SewingFilter: How to set in a gore without it looking bad?
January 23, 2009 11:27 AM   Subscribe

I can't get the hang of inserting a triangular gore (godet?) into a slit in the fabric. All the online instructions I've found gloss over the really tricky bits (the point, and finishing the seams afterward.) Can anyone point me to the broken-down-for-complete-newbies instructions? I will be sewing by hand and need to use a historical seam finish.

I do historical costuming. A great many of these garments call for inserting a triangular gore (I've also seen these called godets, not sure of the difference) into either a slit in the fabric or a seam. The ones on the seam are easy to do - you just sew the gore to one panel then sew the other panel onto the combined piece- but I continually struggle with the ones set into a slit. The point at the top always comes out looking wrong! I've tried it by hand and by machine and can never seem to get the hang of it.

I am currently working on a 14th-century wool buttoned hood that contains two gores to add fullness to the shoulders. I want to enter this for competition, so I'm taking a great deal of care with it, handsewing throughout using period materials, etc. But these gores are giving me FITS. I can't figure out a way to get them in so that I can finish the seams neatly (either by flat-felling or by just stitching them down) and so the point doesn't look strange.

Can anyone point me to some sort of tutorial, or give me instructions yourself, on what I should be doing here? Hand-bound buttonholes don't give me pause, but I'm tearing my hair out over the gores.
posted by oblique red to Sports, Hobbies, & Recreation (4 answers total) 10 users marked this as a favorite
Here's one very good step-by-step tutorial (with pictures, no less!). Alternatively, there's a rather more concise (but less detailed) set of instructions here from the always-dependable Threads Magazine.

P.S. I don't envy you. Gores give me hives. Good luck!
posted by teamparka at 11:49 AM on January 23, 2009

Best answer: I've done some of this myself (I also do 13th-14th C costuming, so I've set gores in gowns as well as in hoods), and, yes, this is the part everyone hates.

Here's some description of how to sew that gore point in.

For what it's worth, the ones I did on my wool hood were the easiest ones, because the stretch of the wool and because the wool was felted. In linen or silk garments, it's more difficult because it will unravel and generally be annoying. I always stitch the point by hand and then the rest of the long seam by machine to save time. (Except on my wool hood, which was entirely hand-stitched). I don't think I necessarily do a very good job of it -- and on some of my dresses, the gore point has needed to be redone, as it tends to be a point of stress and there's not really much seam allowance there, but it gets better each time I do it, so I think practice is a key. And I think it really is much easier by hand than by machine.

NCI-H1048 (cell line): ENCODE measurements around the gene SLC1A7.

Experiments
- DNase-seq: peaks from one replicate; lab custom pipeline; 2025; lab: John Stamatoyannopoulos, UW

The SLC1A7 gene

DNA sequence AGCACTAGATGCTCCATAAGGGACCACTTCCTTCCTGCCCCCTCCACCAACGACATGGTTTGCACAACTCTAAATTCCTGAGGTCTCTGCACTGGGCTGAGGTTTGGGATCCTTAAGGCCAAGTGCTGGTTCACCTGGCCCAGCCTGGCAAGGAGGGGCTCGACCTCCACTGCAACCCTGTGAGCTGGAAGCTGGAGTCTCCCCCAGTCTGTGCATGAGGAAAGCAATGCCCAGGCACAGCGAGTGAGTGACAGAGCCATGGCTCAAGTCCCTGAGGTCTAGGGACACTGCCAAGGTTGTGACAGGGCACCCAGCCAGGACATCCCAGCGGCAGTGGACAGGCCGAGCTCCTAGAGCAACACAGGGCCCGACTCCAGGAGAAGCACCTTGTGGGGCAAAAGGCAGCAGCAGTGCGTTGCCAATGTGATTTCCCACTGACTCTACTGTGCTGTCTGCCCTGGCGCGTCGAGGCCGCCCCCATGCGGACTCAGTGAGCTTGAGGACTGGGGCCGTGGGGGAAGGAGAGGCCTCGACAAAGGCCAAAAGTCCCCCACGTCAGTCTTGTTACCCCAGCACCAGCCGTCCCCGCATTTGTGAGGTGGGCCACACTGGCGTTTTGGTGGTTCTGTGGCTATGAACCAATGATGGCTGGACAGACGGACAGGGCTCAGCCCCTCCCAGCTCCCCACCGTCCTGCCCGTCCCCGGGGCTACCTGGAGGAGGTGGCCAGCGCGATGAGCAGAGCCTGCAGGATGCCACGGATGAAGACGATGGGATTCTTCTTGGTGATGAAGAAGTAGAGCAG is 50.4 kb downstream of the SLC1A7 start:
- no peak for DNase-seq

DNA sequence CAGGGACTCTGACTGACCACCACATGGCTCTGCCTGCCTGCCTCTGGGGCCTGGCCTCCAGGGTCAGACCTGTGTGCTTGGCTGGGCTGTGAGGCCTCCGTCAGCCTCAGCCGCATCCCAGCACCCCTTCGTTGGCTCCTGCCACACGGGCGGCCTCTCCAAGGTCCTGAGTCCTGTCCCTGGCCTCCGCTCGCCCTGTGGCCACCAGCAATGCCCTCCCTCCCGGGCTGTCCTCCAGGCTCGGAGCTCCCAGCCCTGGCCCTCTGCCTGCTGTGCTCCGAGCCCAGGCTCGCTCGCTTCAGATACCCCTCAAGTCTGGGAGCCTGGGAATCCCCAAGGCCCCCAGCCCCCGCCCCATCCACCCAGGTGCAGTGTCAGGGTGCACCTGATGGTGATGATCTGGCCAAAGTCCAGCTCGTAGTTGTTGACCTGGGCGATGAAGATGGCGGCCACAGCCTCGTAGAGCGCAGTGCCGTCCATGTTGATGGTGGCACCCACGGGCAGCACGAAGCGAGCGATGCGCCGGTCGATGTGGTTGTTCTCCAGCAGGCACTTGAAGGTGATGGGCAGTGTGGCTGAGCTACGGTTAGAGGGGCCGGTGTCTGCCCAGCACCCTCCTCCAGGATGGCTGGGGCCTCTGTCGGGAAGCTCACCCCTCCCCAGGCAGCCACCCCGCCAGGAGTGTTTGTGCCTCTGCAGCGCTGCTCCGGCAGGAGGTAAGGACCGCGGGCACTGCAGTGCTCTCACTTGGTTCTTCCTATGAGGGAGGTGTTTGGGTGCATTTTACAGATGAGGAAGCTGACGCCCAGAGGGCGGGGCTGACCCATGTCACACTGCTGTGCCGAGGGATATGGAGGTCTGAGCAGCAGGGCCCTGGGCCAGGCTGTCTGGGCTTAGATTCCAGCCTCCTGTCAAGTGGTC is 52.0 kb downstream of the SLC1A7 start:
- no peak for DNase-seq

posted by litlnemo at 6:44 PM on January 23, 2009

You have to stitch really, really close to the edge of the fabric when you get to the point. If you have too much seam allowance you're going to get a pucker. The instructions from Threads posted above are great!
posted by apricot at 4:55 PM on January 25, 2009

Response by poster: Many thanks to everyone! For any future people who want to know the answer, here is a short recap of the method that finally worked for me (based on the above plus a hands-on demo from a costuming friend):

1. do a line of stay-stitching around the top of the slit, where you want the seam to be.
2. CAREFULLY extend the slit ALMOST to the stay-stitching.
3. Mark the seam allowance on both sides of the gore. Where the two lines cross is your point.
4. Place the gore on the main body of the garment, with one edge lined up to the slit, so that the point is on top of the center point (right behind your staystitch line).
5. Begin stitching at the point and stitch down the lined-up edge.
6. Clip the extra seam allowance off the point of the gore.
7. Flip the gore over and line up the other edge.
8. Put your needle in the same point you started the other seam. Sew down from the point.
9. Finish seams as desired.

For me what made the difference was sewing down from the point instead of up to it, the staystitching, and careful attention to the clipping.

posted by oblique red at 7:46 AM on January 26, 2009

« Older Is there a mineral equivalent of the order of life...   |   Editing Software for HD Video? Newer »
This thread is closed to new comments.